How to live a minimalist lifestyle ala happy green panda?

The capitalist and consumerism culture is increasingly popular, sadly many people choose to spend more than what they earn/inherit.

Why change? Everyone has his own style. When you have found it, you should stick to it.” ~ Audrey Hepburn

How to live a minimalist lifestyle?

Focus on simplicity. Many essential, beautiful, useful, and happy things in life are free or cost very little. Think of smiles (of little children, beautiful women, the elderly), fresh air, sunrise, sunset, walking, dancing, locally-produced fruits and vegetables. Technologies that we use daily also seem to be free: Google, Wikipedia, Skype, TED Talk, YouTube, Weibo, and WordPress! “The best things in life are free. The second best are very expensive.” ~ Coco Chanel via Harpers Bazaar

Practice gratitude. While “Schopenhauerian claims that our lives lack meaning because we are invariably dissatisfied; either we have not yet obtained what we seek, or we have obtained it and are bored,” happygreenpanda learns that, as an antithesis, gratitude can provide a meaning to our lives. “Gratitude begins in our hearts and then dovetails into behavior. It almost always makes you willing to be of service, which is where the joy resides. It means you are willing to stop being such a jerk. When you are aware of all that has been given to you, in your lifetime and in the past few days, it is hard not to be humbled, and pleased to give back.” ~ Anne Lamott, Help Thanks Wow: Three Essential Prayers

Buy only things that I need, not I want. Use the wait rules; wait 3 days, 1 week, 1 month to examine if we still need the things in our shopping list.

Avoid credit cards (read: debts), unless if you know how to self-control and benefit from credit cards in terms of miles, bonuses, points, etc but be aware and mindful that you will be tempted to spend more to earn more miles, bonuses, points, etc.

Prioritize quality (implying durability) over quantity.

Prioritize substances (functions, essences) over styles. If we need only 5 working attire for a week, there is no point to keep over 20 in the wardrobe, in order to free our wardrobe. This sounds like we are bidding farewell to fashion, but this is our minimalist fashion!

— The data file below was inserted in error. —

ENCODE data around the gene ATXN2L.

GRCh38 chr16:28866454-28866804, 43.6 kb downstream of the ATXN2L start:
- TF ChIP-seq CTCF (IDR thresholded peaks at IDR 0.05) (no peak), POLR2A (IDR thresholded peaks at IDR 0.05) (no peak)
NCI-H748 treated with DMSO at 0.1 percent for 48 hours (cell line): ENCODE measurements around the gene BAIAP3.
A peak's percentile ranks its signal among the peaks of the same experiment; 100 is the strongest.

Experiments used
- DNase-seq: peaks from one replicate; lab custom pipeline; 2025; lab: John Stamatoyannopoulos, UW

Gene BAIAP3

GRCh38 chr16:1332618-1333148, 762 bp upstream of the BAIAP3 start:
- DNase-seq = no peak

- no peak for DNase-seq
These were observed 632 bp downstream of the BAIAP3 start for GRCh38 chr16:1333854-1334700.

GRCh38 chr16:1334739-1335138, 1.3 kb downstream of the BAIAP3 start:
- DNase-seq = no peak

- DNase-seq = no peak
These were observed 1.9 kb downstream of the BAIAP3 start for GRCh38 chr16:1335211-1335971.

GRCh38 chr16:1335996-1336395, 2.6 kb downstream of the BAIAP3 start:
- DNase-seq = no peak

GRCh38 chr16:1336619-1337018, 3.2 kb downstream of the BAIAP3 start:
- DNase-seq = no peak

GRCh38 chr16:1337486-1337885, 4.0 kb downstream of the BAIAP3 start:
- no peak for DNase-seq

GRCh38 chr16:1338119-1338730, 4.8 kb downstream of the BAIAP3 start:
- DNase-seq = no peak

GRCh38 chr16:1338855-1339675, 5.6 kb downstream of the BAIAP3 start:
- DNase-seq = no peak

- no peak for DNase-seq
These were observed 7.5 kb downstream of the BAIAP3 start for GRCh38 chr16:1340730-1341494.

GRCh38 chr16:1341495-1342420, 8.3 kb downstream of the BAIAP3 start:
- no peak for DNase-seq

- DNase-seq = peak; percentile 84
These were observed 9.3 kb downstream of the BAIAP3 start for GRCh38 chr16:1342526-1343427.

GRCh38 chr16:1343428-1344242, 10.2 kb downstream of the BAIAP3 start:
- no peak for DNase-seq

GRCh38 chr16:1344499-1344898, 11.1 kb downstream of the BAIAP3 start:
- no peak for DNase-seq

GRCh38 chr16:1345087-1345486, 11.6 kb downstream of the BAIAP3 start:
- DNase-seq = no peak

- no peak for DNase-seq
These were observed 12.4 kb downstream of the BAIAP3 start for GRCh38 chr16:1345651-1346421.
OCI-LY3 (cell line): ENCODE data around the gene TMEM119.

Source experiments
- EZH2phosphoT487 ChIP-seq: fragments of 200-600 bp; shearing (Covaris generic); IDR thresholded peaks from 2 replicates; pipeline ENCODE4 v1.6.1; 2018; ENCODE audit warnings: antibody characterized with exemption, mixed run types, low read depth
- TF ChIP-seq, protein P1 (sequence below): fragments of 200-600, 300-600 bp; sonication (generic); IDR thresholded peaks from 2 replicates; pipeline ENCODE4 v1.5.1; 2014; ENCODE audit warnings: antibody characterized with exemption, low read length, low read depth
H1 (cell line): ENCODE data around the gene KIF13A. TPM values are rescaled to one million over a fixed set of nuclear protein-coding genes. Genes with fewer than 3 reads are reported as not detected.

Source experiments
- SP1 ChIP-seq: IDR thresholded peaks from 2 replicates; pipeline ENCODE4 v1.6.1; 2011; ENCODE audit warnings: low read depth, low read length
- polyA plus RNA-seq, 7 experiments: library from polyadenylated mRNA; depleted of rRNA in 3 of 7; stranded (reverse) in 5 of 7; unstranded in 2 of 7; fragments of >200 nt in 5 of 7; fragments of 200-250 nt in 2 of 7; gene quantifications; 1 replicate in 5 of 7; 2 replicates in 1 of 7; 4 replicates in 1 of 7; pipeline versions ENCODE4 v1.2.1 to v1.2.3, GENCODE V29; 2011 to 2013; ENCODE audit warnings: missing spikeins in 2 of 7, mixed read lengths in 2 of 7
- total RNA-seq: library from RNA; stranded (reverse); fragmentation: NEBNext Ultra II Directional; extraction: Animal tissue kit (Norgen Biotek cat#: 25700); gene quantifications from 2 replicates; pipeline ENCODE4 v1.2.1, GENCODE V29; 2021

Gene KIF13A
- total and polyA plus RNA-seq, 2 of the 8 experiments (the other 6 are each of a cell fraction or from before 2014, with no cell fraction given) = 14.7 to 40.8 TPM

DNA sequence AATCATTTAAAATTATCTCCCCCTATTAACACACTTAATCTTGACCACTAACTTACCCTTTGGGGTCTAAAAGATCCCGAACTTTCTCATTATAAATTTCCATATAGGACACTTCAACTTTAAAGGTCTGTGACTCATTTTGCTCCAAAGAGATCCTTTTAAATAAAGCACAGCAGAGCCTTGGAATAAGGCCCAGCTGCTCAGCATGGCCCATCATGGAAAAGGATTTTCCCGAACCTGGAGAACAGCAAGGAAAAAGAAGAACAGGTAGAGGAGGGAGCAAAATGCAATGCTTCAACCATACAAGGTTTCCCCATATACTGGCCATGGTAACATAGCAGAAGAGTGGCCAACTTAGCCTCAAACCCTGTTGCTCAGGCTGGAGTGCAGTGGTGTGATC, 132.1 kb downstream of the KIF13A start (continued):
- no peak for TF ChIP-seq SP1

Practice the art of detachment from our things, hence we feel liberated/free. While we have our favorite things and cherish them, they can subconsciously shackle us if we forget to practice mindfulness. They pile higher and deeper, and we end up using more energy, time and thought to manage them than ever. Remember that favorite things should ease our life, instead of burdening us.

As a minimalist practitioner, we do not need a big home. We can consider a smaller home/flat/room, but near to where we work/study. Thus, we minimize commuting time.

Use public transports (buses, trains/subways) if available or simply walk/cycle. If no public transports, consider car-pooling.

Discard or donate clothes that I will not wear again in a year time.  Too many clothes in the closet may result in molds. Remember that highly successful people wear the same thing everyday. However, I do keep several attire that are matching in colours and allow our family to wear them to promote harmony. Personally, my favourite colours have evolved over time. Around 2015, I love the humble colours of mother earth such as brown of soil / trunks and green of plants. If Steve Jobs of Apple and Elizabeth Holmes of Theranos choose black, Mark Zuckerberg of Facebook chooses grey, happy green panda prefers brown as the professional daily uniform of choice.